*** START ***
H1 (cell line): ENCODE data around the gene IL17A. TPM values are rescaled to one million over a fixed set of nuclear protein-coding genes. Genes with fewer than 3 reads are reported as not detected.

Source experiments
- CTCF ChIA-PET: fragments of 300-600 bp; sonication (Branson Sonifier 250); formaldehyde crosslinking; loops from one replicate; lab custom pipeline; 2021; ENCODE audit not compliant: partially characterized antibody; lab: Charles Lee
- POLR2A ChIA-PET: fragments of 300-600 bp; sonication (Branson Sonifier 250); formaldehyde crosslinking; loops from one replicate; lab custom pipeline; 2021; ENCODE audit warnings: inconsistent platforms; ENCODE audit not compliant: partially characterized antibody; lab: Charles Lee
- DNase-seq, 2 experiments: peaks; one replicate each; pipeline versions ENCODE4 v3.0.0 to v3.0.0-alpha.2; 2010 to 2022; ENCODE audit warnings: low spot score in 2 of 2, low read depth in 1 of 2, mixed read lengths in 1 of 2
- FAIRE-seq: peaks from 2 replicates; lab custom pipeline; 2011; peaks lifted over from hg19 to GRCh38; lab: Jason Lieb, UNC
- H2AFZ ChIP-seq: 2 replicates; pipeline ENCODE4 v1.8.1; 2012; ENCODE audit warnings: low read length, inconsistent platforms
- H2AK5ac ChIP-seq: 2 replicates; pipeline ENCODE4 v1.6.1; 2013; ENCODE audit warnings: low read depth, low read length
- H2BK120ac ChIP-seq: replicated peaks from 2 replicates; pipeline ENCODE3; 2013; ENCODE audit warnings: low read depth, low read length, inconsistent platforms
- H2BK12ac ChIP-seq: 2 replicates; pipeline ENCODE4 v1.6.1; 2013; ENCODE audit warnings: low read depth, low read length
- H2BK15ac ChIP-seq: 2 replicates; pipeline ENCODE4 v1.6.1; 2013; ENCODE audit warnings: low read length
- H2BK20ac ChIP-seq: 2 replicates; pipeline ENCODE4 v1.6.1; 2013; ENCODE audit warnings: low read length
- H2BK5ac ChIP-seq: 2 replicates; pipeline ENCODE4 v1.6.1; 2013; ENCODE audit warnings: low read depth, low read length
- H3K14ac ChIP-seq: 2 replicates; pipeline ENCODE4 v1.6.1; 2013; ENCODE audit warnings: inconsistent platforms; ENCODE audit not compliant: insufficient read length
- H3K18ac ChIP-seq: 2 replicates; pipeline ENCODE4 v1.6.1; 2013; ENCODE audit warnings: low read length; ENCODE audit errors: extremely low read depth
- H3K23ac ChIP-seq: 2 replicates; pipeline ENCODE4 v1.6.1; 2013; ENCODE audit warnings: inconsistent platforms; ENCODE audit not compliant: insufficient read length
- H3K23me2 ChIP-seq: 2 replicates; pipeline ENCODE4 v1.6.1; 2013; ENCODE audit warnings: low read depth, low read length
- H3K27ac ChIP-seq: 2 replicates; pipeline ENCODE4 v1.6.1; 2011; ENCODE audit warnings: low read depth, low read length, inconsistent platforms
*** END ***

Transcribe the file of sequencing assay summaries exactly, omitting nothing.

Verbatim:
H1 (cell line): ENCODE data around the gene IL17A. TPM values are rescaled to one million over a fixed set of nuclear protein-coding genes. Genes with fewer than 3 reads are reported as not detected.

Source experiments
- CTCF ChIA-PET: fragments of 300-600 bp; sonication (Branson Sonifier 250); formaldehyde crosslinking; loops from one replicate; lab custom pipeline; 2021; ENCODE audit not compliant: partially characterized antibody; lab: Charles Lee
- POLR2A ChIA-PET: fragments of 300-600 bp; sonication (Branson Sonifier 250); formaldehyde crosslinking; loops from one replicate; lab custom pipeline; 2021; ENCODE audit warnings: inconsistent platforms; ENCODE audit not compliant: partially characterized antibody; lab: Charles Lee
- DNase-seq, 2 experiments: peaks; one replicate each; pipeline versions ENCODE4 v3.0.0 to v3.0.0-alpha.2; 2010 to 2022; ENCODE audit warnings: low spot score in 2 of 2, low read depth in 1 of 2, mixed read lengths in 1 of 2
- FAIRE-seq: peaks from 2 replicates; lab custom pipeline; 2011; peaks lifted over from hg19 to GRCh38; lab: Jason Lieb, UNC
- H2AFZ ChIP-seq: 2 replicates; pipeline ENCODE4 v1.8.1; 2012; ENCODE audit warnings: low read length, inconsistent platforms
- H2AK5ac ChIP-seq: 2 replicates; pipeline ENCODE4 v1.6.1; 2013; ENCODE audit warnings: low read depth, low read length
- H2BK120ac ChIP-seq: replicated peaks from 2 replicates; pipeline ENCODE3; 2013; ENCODE audit warnings: low read depth, low read length, inconsistent platforms
- H2BK12ac ChIP-seq: 2 replicates; pipeline ENCODE4 v1.6.1; 2013; ENCODE audit warnings: low read depth, low read length
- H2BK15ac ChIP-seq: 2 replicates; pipeline ENCODE4 v1.6.1; 2013; ENCODE audit warnings: low read length
- H2BK20ac ChIP-seq: 2 replicates; pipeline ENCODE4 v1.6.1; 2013; ENCODE audit warnings: low read length
- H2BK5ac ChIP-seq: 2 replicates; pipeline ENCODE4 v1.6.1; 2013; ENCODE audit warnings: low read depth, low read length
- H3K14ac ChIP-seq: 2 replicates; pipeline ENCODE4 v1.6.1; 2013; ENCODE audit warnings: inconsistent platforms; ENCODE audit not compliant: insufficient read length
- H3K18ac ChIP-seq: 2 replicates; pipeline ENCODE4 v1.6.1; 2013; ENCODE audit warnings: low read length; ENCODE audit errors: extremely low read depth
- H3K23ac ChIP-seq: 2 replicates; pipeline ENCODE4 v1.6.1; 2013; ENCODE audit warnings: inconsistent platforms; ENCODE audit not compliant: insufficient read length
- H3K23me2 ChIP-seq: 2 replicates; pipeline ENCODE4 v1.6.1; 2013; ENCODE audit warnings: low read depth, low read length
- H3K27ac ChIP-seq: 2 replicates; pipeline ENCODE4 v1.6.1; 2011; ENCODE audit warnings: low read depth, low read length, inconsistent platforms